Harwood self-winding wristwatch, c 1930.
4 0 c m
actual image size: 26cm x 32cm

Harwood self-winding wristwatch, c 1930.

Richardson, Claire

© Science Museum / Science & Society Picture Library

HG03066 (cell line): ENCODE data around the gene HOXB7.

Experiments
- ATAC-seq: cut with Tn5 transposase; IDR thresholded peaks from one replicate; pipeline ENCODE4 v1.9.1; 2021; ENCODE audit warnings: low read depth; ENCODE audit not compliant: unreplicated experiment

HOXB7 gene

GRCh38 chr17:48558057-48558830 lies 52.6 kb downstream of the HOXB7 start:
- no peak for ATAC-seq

Self-winding mechanisms were applied to pocket watches as early as the 18th century, but the advent of wristwatches in the 20th century posed new challenges to watchmakers. Mechanisms were smaller and subject to more shocks, and winding crowns were an easy entry point for water and dust to get into the movement. John Harwood, a watch repairer from the Isle of man, became frustrated with the obvious design faults of the early wristwatches and set about finding a way to make a watch without the need for winding crown. In 1924 he dveloped and patented the first practical self-winding wristwatch mechanism, of which this is an example. View of mechanism.



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